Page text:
Who says teenage girls don’t like science? Four entrepreneurial Nigerian teenagers have demolished the oft-quoted stereotype by inventing an electricity generator powered by urine.
Although Nigeria’s economy is on the rise, more than half of the country’s 162 million citizens have no access to electricity, and even those who do can’t guarantee having power every day.
The federal Government was urged to privatise the body that supplies electricity and refurbish and improve generation equipment. However four teenagers just couldn’t wait, and have found their own solution – using a resource that is free, unlimited, easily obtainable, and does not depend on the Government. Fourteen-year-olds Duro-Aina Adebola, Akindele Abiola, Faleke Oluwatoyin, and 15-year-old Bello Eniola presented their invention at the Maker Faire Africa entrepreneurs event, in Lagos, southern Nigeria on 5 and 6 November.
Sharing ideas: the Lagos event aimed to promote practical innovation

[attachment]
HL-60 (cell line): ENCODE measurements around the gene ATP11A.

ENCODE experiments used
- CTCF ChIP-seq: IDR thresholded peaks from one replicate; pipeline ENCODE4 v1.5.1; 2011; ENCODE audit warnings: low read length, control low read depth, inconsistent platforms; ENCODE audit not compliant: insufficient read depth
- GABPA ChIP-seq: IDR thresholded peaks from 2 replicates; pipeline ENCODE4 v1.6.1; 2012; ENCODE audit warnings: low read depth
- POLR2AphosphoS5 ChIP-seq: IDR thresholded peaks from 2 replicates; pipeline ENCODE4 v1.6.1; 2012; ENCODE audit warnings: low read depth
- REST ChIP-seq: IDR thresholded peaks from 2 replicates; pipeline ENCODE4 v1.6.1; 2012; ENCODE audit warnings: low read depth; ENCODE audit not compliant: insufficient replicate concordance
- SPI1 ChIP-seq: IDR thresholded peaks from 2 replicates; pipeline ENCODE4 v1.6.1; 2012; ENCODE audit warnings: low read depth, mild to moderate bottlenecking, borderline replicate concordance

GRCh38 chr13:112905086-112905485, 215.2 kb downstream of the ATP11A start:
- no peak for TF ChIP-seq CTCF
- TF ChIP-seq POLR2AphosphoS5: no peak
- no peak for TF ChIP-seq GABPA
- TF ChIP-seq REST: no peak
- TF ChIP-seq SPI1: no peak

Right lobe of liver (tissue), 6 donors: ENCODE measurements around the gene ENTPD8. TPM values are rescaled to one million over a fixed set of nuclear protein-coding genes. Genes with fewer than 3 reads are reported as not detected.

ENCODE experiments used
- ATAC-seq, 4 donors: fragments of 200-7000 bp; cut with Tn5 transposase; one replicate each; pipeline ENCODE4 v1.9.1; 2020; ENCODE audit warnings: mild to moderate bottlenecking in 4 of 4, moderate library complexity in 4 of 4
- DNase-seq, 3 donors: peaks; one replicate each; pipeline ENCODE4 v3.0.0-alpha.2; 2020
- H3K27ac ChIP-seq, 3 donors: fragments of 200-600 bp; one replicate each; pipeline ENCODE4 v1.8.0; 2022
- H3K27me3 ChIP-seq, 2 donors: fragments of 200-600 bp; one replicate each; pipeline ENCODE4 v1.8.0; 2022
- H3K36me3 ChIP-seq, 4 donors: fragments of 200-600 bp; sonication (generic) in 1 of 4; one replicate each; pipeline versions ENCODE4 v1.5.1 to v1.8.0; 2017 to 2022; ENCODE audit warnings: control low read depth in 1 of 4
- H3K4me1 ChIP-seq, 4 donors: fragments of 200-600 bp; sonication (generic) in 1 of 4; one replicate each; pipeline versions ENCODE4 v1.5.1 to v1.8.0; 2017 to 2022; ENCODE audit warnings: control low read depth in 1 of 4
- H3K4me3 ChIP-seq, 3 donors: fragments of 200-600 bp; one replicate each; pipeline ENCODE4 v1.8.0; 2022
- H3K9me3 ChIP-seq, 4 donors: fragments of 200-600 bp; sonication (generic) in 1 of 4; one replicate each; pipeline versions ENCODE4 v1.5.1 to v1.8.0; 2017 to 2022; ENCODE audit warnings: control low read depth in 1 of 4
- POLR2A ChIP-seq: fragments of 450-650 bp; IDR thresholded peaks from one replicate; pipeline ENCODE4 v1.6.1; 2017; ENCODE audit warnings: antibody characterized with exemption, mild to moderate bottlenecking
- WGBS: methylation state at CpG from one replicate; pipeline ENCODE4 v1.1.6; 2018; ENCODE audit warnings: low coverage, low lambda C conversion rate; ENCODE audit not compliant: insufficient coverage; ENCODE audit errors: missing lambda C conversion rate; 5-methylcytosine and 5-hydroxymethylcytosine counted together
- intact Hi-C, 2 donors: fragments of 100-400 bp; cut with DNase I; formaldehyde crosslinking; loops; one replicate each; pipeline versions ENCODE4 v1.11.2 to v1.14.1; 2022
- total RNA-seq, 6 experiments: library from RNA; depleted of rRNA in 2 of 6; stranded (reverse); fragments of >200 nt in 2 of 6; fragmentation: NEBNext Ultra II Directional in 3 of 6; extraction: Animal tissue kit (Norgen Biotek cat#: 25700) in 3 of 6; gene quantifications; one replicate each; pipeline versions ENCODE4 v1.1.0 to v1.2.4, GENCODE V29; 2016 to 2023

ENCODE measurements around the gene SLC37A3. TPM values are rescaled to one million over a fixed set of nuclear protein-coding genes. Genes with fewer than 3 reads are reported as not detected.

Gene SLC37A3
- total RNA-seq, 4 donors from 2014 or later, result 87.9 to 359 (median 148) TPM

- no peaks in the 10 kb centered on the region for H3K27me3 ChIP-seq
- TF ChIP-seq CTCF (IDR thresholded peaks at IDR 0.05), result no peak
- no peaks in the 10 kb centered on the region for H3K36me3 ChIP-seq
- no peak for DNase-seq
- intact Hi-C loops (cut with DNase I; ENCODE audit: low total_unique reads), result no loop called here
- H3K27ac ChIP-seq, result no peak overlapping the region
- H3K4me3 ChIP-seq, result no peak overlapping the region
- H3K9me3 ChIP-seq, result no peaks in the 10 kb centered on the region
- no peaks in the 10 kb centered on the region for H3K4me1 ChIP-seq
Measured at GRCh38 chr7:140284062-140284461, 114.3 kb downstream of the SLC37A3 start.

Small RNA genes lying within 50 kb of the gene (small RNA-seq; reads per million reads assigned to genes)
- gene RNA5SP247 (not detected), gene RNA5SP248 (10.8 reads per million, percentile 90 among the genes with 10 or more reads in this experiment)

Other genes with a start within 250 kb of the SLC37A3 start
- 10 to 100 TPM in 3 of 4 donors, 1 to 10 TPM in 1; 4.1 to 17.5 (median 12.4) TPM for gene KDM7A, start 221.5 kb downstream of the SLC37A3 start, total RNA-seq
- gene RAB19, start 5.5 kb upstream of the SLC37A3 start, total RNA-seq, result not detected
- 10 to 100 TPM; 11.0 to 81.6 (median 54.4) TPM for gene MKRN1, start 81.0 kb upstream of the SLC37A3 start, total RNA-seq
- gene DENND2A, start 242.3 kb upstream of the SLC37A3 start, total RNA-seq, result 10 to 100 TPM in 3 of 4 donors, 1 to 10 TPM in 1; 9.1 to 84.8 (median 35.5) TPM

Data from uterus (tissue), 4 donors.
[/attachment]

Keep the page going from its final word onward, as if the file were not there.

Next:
According to the Maker Faire blog, urine is put into an electrolytic cell, which cracks the urea into nitrogen, water, and hydrogen. The hydrogen goes into a water filter for purification, which then gets pushed into the gas cylinder. The gas cylinder pushes hydrogen into a cylinder of liquid borax, which is used to remove the moisture from the hydrogen gas. This purified hydrogen gas is pushed into the generator, and one litre of urine provides six hours of electricity.
Co-founder of the two-day event, Erik Hersman, said the event showcased practical innovation.The Maker Faire blog described the generator as ‘possibly one of the more unexpected products’ at the event. While the system does have one-way valves for safety, more robust measures may be needed before it can be sold widely.